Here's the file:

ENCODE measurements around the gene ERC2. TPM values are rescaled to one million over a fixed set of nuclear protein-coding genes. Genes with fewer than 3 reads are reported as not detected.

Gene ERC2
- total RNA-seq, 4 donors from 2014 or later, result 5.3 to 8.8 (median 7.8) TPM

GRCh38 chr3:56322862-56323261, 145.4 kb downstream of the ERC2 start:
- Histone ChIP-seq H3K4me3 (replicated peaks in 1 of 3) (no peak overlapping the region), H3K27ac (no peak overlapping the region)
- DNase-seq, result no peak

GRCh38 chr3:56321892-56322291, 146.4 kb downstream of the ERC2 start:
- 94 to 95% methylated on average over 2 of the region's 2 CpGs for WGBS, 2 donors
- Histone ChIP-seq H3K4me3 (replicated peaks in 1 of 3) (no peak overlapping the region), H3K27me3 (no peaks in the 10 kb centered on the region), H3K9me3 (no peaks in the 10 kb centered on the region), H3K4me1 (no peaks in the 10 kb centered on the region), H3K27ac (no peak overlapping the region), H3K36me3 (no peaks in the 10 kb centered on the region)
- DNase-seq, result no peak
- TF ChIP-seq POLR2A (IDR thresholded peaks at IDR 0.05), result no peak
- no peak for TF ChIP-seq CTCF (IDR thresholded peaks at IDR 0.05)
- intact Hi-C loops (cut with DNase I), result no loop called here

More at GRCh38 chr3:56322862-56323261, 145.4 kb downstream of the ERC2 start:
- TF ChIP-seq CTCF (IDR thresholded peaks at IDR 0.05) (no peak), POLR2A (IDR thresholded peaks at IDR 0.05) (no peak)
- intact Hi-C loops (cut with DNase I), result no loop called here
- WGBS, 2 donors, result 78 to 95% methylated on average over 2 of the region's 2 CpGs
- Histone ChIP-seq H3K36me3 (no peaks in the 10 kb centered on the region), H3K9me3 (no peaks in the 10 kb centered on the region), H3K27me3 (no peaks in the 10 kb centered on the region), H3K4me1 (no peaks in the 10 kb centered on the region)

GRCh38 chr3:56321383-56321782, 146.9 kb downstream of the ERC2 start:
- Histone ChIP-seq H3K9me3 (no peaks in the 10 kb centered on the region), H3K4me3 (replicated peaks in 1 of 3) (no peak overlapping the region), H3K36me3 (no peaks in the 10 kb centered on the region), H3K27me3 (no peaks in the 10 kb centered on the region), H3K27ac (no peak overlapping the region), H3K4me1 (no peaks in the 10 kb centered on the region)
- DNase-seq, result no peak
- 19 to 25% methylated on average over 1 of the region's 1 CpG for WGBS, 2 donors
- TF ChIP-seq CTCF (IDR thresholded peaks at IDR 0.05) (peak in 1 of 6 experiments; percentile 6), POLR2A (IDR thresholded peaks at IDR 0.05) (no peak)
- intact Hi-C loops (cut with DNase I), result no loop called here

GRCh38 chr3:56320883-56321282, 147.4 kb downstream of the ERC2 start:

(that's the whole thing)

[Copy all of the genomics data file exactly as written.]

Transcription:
ENCODE measurements around the gene ERC2. TPM values are rescaled to one million over a fixed set of nuclear protein-coding genes. Genes with fewer than 3 reads are reported as not detected.

Gene ERC2
- total RNA-seq, 4 donors from 2014 or later, result 5.3 to 8.8 (median 7.8) TPM

GRCh38 chr3:56322862-56323261, 145.4 kb downstream of the ERC2 start:
- Histone ChIP-seq H3K4me3 (replicated peaks in 1 of 3) (no peak overlapping the region), H3K27ac (no peak overlapping the region)
- DNase-seq, result no peak

GRCh38 chr3:56321892-56322291, 146.4 kb downstream of the ERC2 start:
- 94 to 95% methylated on average over 2 of the region's 2 CpGs for WGBS, 2 donors
- Histone ChIP-seq H3K4me3 (replicated peaks in 1 of 3) (no peak overlapping the region), H3K27me3 (no peaks in the 10 kb centered on the region), H3K9me3 (no peaks in the 10 kb centered on the region), H3K4me1 (no peaks in the 10 kb centered on the region), H3K27ac (no peak overlapping the region), H3K36me3 (no peaks in the 10 kb centered on the region)
- DNase-seq, result no peak
- TF ChIP-seq POLR2A (IDR thresholded peaks at IDR 0.05), result no peak
- no peak for TF ChIP-seq CTCF (IDR thresholded peaks at IDR 0.05)
- intact Hi-C loops (cut with DNase I), result no loop called here

More at GRCh38 chr3:56322862-56323261, 145.4 kb downstream of the ERC2 start:
- TF ChIP-seq CTCF (IDR thresholded peaks at IDR 0.05) (no peak), POLR2A (IDR thresholded peaks at IDR 0.05) (no peak)
- intact Hi-C loops (cut with DNase I), result no loop called here
- WGBS, 2 donors, result 78 to 95% methylated on average over 2 of the region's 2 CpGs
- Histone ChIP-seq H3K36me3 (no peaks in the 10 kb centered on the region), H3K9me3 (no peaks in the 10 kb centered on the region), H3K27me3 (no peaks in the 10 kb centered on the region), H3K4me1 (no peaks in the 10 kb centered on the region)

GRCh38 chr3:56321383-56321782, 146.9 kb downstream of the ERC2 start:
- Histone ChIP-seq H3K9me3 (no peaks in the 10 kb centered on the region), H3K4me3 (replicated peaks in 1 of 3) (no peak overlapping the region), H3K36me3 (no peaks in the 10 kb centered on the region), H3K27me3 (no peaks in the 10 kb centered on the region), H3K27ac (no peak overlapping the region), H3K4me1 (no peaks in the 10 kb centered on the region)
- DNase-seq, result no peak
- 19 to 25% methylated on average over 1 of the region's 1 CpG for WGBS, 2 donors
- TF ChIP-seq CTCF (IDR thresholded peaks at IDR 0.05) (peak in 1 of 6 experiments; percentile 6), POLR2A (IDR thresholded peaks at IDR 0.05) (no peak)
- intact Hi-C loops (cut with DNase I), result no loop called here

GRCh38 chr3:56320883-56321282, 147.4 kb downstream of the ERC2 start: